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'I happily g ave up work – I loved my job, but I loved my son more'

LAST November, life was picture-perfect – at least on paper. I was newly married with a gorgeous eight-month-old baby and had recently returned to an interesting and rewarding career as editor of Maternity and Infant magazine.

I had spent the first six months at home getting to grips with being a mother, which was challenging, for sure, but ultimately the best six months of my life.

I returned to work reluctantly; like most first-time mothers, I wasn't looking forward to the prospect of being away from my baby, but as I'm self-employed it was a necessity.

I mainly worked from home while my parents (when time allowed because they both work too) helped with childcare.

To many, it seemed like the perfect set-up; working flexibly from home on a magazine that mirrored my stage in life while family cared for my new baby.

I did worry about how I'd cope with a teething tot and a heavy workload, but I pushed these fears to one side and reassured myself that everything would be as it was during pregnancy, albeit with less sleep.

Two months in, I felt like I was on a hamster wheel with no way of getting off.

Had I escaped the first six months of motherhood without any symptoms of postnatal depression only for it to finally rear its ugly head after eight months?

It turns out these crippling feelings of exhaustion, guilt and not being quite good enough at work or at home were part and parcel of being a working parent.

Something wasn't quite right, though, and I couldn't figure out why. It took a while for me to pinpoint the root cause of my unhappiness.

I eventually realised I wanted to raise my son, not work while other people looked after him, regardless of how amazing the care was or how rewarding my job was.

I hadn't met many women in similar circumstances who felt the same way, or at least who admitted it.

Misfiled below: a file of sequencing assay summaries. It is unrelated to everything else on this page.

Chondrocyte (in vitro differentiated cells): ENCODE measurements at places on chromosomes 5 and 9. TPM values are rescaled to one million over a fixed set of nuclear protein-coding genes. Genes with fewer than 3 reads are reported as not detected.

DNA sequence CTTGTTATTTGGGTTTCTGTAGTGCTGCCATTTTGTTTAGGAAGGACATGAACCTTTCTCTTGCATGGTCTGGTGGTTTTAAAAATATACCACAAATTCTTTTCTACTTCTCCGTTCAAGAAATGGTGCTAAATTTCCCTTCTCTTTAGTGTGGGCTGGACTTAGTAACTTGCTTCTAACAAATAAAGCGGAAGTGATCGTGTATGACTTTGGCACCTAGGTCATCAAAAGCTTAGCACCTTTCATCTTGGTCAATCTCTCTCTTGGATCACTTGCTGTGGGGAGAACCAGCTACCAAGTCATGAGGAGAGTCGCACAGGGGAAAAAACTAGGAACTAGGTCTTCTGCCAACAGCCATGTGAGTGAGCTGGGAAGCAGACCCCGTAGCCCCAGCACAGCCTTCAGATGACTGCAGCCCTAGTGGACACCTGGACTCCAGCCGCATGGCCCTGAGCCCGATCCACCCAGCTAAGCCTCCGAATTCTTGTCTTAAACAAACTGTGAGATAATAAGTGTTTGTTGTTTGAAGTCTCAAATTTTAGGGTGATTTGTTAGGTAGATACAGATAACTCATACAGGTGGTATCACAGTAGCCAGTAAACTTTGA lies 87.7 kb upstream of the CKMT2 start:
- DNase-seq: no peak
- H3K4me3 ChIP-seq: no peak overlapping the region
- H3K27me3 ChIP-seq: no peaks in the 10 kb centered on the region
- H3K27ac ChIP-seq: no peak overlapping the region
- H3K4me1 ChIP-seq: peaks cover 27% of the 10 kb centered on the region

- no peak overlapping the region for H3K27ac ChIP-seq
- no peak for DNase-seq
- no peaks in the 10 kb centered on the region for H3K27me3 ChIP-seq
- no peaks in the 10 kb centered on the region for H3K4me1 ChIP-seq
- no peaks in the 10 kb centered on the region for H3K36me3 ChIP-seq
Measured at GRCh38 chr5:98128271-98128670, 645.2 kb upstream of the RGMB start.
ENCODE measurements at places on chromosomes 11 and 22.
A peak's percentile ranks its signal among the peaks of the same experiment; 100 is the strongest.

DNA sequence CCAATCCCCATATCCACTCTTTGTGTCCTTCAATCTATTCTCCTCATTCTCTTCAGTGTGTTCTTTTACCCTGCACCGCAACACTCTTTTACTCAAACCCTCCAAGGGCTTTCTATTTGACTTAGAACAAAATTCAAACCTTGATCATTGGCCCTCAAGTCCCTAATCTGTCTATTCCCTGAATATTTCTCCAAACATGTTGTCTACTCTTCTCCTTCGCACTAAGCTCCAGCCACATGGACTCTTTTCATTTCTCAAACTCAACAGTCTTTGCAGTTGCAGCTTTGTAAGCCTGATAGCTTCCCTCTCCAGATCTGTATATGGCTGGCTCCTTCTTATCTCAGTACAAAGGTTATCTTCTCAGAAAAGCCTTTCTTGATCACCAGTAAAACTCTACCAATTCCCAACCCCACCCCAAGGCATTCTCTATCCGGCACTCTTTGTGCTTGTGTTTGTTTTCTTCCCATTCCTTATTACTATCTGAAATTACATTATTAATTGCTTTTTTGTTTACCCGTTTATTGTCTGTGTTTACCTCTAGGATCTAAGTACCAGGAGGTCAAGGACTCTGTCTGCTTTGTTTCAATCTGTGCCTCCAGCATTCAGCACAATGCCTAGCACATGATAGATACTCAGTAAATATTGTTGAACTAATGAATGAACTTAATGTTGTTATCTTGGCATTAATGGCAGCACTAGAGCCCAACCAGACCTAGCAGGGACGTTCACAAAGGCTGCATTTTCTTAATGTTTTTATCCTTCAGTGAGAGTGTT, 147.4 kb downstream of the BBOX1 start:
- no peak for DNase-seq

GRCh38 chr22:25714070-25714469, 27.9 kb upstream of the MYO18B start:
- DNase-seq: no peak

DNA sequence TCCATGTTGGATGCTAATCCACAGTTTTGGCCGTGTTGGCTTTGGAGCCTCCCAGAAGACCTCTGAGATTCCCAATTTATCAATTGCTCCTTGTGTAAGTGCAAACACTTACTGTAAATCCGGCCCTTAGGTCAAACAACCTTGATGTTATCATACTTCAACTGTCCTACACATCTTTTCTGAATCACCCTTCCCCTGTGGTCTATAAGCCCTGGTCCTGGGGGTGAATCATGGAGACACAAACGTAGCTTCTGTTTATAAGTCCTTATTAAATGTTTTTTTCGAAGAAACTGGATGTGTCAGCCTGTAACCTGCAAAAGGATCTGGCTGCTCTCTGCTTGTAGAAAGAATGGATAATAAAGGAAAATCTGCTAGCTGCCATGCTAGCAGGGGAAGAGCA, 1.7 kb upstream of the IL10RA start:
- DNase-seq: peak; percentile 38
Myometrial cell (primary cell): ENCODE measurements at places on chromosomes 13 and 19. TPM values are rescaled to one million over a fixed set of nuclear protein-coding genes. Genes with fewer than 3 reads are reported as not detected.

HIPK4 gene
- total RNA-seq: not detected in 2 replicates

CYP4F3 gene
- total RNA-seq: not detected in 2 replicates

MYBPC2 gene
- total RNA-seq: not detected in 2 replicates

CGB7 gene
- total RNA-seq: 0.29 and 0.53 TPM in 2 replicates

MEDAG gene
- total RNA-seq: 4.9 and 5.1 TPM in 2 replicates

Most seemed happy, or at least resigned to the fact that this was modern family life: mam and dad both go out to work while someone else cares for the children.

The blessing and the curse of the 'have it all' generation is that it was normal to go on to second level education, work hard and have a family in tandem with your career.

Ten years ago I would have been pretty darned happy at the mere prospect of this.

I could see the many advantages of being a working mother, aside from the obvious financial benefits.

Well-meaning family and friends were also at pains to point these out in an effort to make me feel better about my situation.

They would say things like: "It's great to keep the mind active /it's good for mammy and baby to interact with other people."

I knew many women would be, and are, happy to make it work for them. But I was not happy.

This took me by surprise. I'd always wanted children, but I'd never envisioned a future that didn't feature a career.

And, sure, why would I? Successful women surrounded me, both personally as well as those in the media, raising families alongside their professional career.


No one was saying it was easy, but it was seen as normal to juggle everything because that's what people do nowadays.

I had it all; I was one of those lucky women living the dream.

However, in reality, that dream was a living nightmare.

Trying to spend quality time with my baby, not fall behind in work and keep on top of the never-ending domestics of our home – something that became even more important with a young baby, even though it wasn't high on my priority list before – was incredibly hard.

Time with my husband, family and friends was a luxury that I just couldn't afford.

Then there was the guilt: of not spending enough time with my baby and of feeling ungrateful for being employed while many still struggled to find work, let alone find a job they loved.

Unfortunately, for me this wasn't nearly enough. Since giving birth, my baby had been my number one priority.

In my working life, like most of us, I have made mistakes, thankfully without any catastrophic consequences, but I learned from them and moved on.